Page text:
LONDON (Reuters) - Britain’s new Prime Minister Boris Johnson announced plans to start hiring an extra 20,000 police officers in the next few weeks, reversing cuts made under previous governments in a pitch to voters concerned about rising violent crime.
The police have suffered big staffing and funding squeezes under austerity measures by the last two Conservative-led governments.
The independent Institute for Fiscal Studies estimates the additional officers will cost 1.1 billion pounds ($1.37 billion) a year.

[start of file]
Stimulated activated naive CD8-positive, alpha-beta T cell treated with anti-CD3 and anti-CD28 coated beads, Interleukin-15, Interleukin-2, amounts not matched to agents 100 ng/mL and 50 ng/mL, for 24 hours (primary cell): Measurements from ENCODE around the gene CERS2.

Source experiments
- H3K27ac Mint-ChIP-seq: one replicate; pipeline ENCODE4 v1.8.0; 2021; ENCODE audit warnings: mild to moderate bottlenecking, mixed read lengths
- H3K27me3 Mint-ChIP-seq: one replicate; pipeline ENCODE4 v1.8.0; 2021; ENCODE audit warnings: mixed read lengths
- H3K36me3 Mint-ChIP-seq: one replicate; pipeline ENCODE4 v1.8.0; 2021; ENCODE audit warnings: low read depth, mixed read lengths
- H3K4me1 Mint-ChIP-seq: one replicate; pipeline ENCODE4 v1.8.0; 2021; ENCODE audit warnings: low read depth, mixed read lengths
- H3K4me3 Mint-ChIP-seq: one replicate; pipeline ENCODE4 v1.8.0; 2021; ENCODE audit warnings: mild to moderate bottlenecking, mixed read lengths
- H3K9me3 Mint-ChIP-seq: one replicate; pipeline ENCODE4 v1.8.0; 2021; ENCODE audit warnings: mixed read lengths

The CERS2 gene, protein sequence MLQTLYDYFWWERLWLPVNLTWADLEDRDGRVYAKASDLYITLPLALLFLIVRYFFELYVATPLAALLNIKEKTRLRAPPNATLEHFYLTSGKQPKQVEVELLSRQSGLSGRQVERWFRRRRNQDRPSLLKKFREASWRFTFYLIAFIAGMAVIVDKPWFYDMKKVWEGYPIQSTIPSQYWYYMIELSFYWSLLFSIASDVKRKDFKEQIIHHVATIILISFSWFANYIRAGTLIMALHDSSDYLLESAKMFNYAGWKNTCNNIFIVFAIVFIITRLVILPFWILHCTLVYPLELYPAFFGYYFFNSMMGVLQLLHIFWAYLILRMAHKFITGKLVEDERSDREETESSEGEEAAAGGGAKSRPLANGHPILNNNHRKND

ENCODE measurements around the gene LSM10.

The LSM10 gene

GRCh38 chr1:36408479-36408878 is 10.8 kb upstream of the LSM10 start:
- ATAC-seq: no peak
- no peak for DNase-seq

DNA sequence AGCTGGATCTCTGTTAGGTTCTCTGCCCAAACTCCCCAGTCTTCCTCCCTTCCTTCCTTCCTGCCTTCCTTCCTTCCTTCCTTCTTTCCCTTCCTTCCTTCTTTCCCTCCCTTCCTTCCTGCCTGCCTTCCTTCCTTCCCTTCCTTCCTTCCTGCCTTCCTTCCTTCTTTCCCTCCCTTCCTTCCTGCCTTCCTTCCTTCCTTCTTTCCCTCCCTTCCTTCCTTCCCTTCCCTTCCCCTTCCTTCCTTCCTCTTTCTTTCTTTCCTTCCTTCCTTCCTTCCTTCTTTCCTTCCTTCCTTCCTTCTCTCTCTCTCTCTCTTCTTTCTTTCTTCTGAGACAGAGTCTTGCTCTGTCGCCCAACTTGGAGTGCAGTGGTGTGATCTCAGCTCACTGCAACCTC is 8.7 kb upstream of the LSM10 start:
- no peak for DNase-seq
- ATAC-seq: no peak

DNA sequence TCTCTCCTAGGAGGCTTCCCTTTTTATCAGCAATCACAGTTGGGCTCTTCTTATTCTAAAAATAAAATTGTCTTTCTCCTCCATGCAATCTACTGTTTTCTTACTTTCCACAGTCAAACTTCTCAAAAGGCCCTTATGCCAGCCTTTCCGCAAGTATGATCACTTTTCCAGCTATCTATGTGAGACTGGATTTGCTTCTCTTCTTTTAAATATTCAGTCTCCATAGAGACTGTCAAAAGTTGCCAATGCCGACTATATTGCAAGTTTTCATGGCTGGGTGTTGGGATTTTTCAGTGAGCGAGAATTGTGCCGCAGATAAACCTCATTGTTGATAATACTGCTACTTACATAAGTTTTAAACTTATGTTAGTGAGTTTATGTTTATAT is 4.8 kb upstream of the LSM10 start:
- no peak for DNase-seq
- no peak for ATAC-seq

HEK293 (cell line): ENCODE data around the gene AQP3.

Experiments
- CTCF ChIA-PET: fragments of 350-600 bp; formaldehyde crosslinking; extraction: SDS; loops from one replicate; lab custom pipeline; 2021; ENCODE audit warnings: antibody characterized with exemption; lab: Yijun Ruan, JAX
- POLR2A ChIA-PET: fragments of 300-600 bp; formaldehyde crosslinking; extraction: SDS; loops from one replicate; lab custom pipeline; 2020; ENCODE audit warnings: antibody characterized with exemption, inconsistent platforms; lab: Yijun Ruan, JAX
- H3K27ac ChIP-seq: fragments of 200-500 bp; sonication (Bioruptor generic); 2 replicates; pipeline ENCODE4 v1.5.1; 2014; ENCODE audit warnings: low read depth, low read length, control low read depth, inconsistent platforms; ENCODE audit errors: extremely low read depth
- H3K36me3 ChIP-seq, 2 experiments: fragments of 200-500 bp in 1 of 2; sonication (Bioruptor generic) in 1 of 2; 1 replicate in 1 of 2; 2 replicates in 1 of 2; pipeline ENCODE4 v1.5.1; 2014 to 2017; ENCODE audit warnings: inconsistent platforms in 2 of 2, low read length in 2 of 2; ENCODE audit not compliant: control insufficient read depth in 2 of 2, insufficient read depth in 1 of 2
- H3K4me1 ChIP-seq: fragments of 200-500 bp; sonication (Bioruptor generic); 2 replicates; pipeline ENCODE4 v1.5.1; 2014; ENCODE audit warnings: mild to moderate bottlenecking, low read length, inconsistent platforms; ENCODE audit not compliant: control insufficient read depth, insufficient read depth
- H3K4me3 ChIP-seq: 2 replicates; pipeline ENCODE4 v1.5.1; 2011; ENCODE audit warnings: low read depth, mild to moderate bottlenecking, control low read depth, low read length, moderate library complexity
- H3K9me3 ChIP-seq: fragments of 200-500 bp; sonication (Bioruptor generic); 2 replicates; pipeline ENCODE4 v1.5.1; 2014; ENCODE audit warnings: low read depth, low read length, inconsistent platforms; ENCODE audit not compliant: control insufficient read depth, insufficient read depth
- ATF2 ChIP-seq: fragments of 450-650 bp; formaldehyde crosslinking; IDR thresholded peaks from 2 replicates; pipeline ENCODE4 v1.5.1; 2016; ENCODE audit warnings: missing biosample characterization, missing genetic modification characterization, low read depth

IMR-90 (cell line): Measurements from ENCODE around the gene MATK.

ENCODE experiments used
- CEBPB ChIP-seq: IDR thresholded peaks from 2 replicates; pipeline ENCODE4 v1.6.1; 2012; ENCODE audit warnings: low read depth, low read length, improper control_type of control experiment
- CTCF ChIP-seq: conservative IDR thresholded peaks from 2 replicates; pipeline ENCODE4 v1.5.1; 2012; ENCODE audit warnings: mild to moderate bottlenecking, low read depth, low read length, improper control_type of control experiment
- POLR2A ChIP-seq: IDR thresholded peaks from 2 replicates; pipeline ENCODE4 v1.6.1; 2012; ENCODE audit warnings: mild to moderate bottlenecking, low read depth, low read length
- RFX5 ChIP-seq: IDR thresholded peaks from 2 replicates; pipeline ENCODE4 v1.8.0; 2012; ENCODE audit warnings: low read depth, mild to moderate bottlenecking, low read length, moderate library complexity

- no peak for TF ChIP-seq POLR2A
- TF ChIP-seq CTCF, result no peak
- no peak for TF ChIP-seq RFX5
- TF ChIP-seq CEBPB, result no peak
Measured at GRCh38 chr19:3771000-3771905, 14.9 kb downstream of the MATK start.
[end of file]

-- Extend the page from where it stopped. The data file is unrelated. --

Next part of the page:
“My job as prime minister is to make our streets safer,” Johnson said in a statement on Thursday, a day after he replaced Theresa May as prime minister.
“People want to see more officers in their neighbourhoods, protecting the public and cutting crime.”
Johnson, who pledged to increase police numbers during his leadership campaign, inherits the task of tackling a rising murder rate and growing knife attacks which have undermined the Conservatives’ reputation as the party of law and order.
May in March dismissed claims that an increase in police numbers would help solve knife crime. But Britain’s most senior police officer, Metropolitan Police Commissioner Cressida Dick, said there was a link.
There are 122,000 police officers in England and Wales, down from 143,000 when the Conservative Party took power in 2010.
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Reporting by Andrew MacAskill; Editing by William Schomberg